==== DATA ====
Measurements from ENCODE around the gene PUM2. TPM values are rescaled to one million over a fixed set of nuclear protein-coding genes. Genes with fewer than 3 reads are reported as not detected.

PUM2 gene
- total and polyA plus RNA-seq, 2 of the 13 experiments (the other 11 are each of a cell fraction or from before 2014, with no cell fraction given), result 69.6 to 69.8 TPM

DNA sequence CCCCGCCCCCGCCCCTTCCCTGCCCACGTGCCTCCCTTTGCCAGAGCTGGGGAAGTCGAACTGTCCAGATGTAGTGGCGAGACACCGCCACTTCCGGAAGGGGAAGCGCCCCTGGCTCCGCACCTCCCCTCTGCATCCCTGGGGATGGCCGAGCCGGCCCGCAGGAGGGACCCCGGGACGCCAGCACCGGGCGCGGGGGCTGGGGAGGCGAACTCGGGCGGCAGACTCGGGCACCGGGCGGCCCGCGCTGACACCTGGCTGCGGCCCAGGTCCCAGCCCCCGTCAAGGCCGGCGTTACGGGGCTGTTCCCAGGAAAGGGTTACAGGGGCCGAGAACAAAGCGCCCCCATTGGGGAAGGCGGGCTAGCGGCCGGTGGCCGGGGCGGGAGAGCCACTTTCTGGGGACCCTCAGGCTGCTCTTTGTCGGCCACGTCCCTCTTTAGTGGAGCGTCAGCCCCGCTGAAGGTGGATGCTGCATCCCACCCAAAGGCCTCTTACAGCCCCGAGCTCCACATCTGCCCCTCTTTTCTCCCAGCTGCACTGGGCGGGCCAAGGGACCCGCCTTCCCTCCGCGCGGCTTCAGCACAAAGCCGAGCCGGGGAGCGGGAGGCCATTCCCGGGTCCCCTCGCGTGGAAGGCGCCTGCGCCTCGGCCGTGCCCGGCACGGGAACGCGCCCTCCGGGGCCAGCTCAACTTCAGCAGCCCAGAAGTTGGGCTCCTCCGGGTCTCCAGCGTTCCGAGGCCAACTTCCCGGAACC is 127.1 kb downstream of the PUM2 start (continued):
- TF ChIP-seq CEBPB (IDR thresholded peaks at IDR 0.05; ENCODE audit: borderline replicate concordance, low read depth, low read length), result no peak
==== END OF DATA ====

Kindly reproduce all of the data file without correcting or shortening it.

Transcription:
Measurements from ENCODE around the gene PUM2. TPM values are rescaled to one million over a fixed set of nuclear protein-coding genes. Genes with fewer than 3 reads are reported as not detected.

PUM2 gene
- total and polyA plus RNA-seq, 2 of the 13 experiments (the other 11 are each of a cell fraction or from before 2014, with no cell fraction given), result 69.6 to 69.8 TPM

DNA sequence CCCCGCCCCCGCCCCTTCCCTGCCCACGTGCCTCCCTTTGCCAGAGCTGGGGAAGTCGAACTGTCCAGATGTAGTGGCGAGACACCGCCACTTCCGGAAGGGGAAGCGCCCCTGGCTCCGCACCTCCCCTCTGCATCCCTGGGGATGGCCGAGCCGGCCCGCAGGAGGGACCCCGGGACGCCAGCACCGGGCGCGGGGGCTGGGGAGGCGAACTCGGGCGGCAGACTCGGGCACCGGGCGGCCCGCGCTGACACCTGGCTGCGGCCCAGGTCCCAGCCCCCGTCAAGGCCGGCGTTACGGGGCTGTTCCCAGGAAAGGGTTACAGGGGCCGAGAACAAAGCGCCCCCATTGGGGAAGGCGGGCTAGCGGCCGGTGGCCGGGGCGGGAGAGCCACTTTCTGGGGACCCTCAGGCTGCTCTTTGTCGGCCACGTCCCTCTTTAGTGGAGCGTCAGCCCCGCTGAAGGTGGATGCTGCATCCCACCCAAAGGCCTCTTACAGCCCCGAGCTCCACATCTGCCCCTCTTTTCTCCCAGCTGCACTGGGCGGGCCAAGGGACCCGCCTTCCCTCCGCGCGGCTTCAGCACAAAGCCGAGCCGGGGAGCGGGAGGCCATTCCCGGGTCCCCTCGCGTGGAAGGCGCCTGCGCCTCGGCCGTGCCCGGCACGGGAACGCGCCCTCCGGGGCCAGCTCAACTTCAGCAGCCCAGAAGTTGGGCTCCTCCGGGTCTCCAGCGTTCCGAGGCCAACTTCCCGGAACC is 127.1 kb downstream of the PUM2 start (continued):
- TF ChIP-seq CEBPB (IDR thresholded peaks at IDR 0.05; ENCODE audit: borderline replicate concordance, low read depth, low read length), result no peak